Constitutional Amendment Needed to Allow Regulation by Cities and Towns of Short-Term Rentals
Question: In a recent column you said that if twelve Sedona homeowners wanted to prohibit Airbnb and VRBO short-term rentals in their small community of twelve homes, the twelve Sedona homeowners could form their own HOA to prohibit short-term rentals. In other words, if a group of homeowners already lives in an HOA community, or forms an HOA, the HOA can prohibit short-term rentals. If you don’t live in an HOA community, however, all of your neighbors can sell their homes to investors, and turn their homes into short-term rentals for up to 365 days a year. Why doesn’t our Arizona legislature do something to prevent a nice neighborhood from turning into a Motel 6?
Answer: If you are opposed to short-term rentals in a community, the Arizona legislature is the problem, not the solution. In response to a Town of Sedona ordinance regulating short-term rentals in Sedona, the Arizona legislature three years ago adopted SB 1350 (now A.R.S. § 9-500.39) that restricted regulation by Arizona towns and cities of short-term rentals. SB 1350, however, does not apply to HOAs that can still prohibit short-term rentals. In the future, however, the Arizona legislature could also restrict any regulation of short-term rentals by HOAs, e.g., the Arizona legislature already restricts regulation by HOAs of the display of flags such as the American flag, and of the display of real estate “for sale” signs. As to SB 1350 being repealed, one state legislator who had opposed SB 1350 said that there isn’t a “snowball’s chance” that SB 1350 will be repealed by the Arizona state legislature. Therefore, a constitutional amendment by the voters may be required to allow local communities such as Sedona and Scottsdale to regulate short-term rentals.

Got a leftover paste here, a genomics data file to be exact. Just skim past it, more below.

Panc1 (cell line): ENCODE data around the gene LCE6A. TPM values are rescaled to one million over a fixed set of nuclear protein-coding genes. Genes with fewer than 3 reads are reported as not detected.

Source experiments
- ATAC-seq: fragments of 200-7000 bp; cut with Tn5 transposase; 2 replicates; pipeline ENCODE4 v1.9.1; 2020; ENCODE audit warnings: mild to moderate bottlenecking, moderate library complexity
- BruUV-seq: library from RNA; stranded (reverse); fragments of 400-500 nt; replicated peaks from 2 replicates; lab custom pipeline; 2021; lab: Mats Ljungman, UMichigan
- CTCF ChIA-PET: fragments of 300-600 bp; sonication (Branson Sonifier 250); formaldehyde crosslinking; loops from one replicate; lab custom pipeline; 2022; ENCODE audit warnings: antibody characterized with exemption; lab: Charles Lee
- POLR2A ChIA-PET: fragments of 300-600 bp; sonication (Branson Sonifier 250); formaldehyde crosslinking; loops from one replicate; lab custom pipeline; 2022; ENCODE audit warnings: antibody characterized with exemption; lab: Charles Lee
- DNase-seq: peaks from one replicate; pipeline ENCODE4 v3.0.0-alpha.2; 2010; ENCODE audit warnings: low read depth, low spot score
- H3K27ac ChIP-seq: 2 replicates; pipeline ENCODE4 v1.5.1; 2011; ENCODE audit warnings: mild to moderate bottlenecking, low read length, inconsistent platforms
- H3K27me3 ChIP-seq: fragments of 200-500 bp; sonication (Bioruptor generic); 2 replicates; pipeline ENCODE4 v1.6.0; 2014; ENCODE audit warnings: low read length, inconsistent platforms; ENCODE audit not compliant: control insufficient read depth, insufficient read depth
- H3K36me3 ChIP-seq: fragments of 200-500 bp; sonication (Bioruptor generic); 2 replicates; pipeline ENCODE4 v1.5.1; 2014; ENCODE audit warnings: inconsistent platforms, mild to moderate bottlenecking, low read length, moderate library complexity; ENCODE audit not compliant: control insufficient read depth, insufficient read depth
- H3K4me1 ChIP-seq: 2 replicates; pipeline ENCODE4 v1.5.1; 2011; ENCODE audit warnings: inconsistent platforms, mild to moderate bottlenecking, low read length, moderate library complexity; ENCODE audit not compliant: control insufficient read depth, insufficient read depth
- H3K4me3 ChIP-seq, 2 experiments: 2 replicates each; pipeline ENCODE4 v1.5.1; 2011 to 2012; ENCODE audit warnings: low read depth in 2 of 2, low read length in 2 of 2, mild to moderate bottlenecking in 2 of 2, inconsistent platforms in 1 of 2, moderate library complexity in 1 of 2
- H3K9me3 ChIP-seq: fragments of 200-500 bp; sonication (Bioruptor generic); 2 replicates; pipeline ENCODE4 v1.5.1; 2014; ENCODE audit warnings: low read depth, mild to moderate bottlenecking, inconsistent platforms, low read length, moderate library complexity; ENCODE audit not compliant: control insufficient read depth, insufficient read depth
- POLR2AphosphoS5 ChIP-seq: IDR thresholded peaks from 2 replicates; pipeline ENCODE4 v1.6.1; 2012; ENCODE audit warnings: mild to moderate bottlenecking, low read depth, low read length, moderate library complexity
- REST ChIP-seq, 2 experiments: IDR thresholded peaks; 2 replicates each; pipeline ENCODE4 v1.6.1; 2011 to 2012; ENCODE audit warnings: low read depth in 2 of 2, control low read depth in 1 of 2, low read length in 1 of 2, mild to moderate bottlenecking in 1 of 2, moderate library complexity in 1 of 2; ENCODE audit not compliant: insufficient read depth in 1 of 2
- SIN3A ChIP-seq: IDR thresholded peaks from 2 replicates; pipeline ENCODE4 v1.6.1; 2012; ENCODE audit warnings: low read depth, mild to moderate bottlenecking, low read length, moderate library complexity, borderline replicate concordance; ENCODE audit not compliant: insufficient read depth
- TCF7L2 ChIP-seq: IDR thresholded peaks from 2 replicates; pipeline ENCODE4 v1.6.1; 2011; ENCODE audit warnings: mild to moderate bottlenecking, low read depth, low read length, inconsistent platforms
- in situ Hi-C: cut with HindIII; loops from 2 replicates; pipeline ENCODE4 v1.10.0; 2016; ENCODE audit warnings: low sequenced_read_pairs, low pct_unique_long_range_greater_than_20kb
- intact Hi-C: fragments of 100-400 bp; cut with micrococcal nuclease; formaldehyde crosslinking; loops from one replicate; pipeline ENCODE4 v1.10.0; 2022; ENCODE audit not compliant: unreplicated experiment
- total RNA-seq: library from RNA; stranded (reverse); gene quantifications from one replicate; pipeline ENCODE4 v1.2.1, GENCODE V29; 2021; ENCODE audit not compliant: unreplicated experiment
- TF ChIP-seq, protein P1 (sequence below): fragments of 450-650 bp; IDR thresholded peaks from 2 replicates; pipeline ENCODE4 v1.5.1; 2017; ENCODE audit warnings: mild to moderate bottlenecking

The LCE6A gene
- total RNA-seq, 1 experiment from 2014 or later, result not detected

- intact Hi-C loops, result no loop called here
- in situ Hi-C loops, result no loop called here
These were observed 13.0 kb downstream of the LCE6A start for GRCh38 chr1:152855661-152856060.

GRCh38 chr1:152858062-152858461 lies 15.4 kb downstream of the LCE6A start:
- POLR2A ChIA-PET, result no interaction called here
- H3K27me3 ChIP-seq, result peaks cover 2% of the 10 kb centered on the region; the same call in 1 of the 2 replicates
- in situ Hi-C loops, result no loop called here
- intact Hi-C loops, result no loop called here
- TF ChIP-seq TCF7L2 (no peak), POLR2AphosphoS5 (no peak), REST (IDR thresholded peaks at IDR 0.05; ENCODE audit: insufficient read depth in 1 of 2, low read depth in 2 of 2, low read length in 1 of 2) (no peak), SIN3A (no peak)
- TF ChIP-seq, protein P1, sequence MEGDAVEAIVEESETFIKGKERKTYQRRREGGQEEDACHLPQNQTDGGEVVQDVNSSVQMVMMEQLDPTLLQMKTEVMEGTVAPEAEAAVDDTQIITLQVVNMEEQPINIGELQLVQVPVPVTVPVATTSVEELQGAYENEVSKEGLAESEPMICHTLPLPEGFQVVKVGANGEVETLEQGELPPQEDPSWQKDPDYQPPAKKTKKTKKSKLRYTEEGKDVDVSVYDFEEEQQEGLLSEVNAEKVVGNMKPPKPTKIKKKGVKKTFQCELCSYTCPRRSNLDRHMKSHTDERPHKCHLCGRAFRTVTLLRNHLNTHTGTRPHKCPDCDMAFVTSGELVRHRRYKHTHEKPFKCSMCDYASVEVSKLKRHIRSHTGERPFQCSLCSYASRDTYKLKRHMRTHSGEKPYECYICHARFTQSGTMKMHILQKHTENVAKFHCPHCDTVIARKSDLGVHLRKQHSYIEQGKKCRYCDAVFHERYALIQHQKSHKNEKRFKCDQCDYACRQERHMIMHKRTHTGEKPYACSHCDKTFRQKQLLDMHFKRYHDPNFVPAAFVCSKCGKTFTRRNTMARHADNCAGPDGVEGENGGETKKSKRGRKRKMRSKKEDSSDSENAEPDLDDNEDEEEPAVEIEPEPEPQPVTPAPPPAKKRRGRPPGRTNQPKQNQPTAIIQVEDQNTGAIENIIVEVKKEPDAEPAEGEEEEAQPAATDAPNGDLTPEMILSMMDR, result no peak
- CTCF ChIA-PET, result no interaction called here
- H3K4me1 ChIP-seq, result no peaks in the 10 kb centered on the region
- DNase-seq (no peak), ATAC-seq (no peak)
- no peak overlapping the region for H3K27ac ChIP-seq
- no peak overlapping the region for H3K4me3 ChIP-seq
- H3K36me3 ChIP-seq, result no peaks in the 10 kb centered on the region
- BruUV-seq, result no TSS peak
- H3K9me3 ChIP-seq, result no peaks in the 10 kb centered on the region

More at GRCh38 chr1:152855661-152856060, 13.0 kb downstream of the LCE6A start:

Note: Arizona is the only state that restricts regulation of short-term rentals by local communities. There is no rational argument that 49 other states allow local communities to regulate short-term rentals, but Arizona does not. Why then does Arizona have SB 1350? The answer will be discussed more fully in next week’s column, but the short answer is the enormous profits to investors who own short-term rental homes, and as Cyndi Lauper sang years ago, “Money changes everything….”
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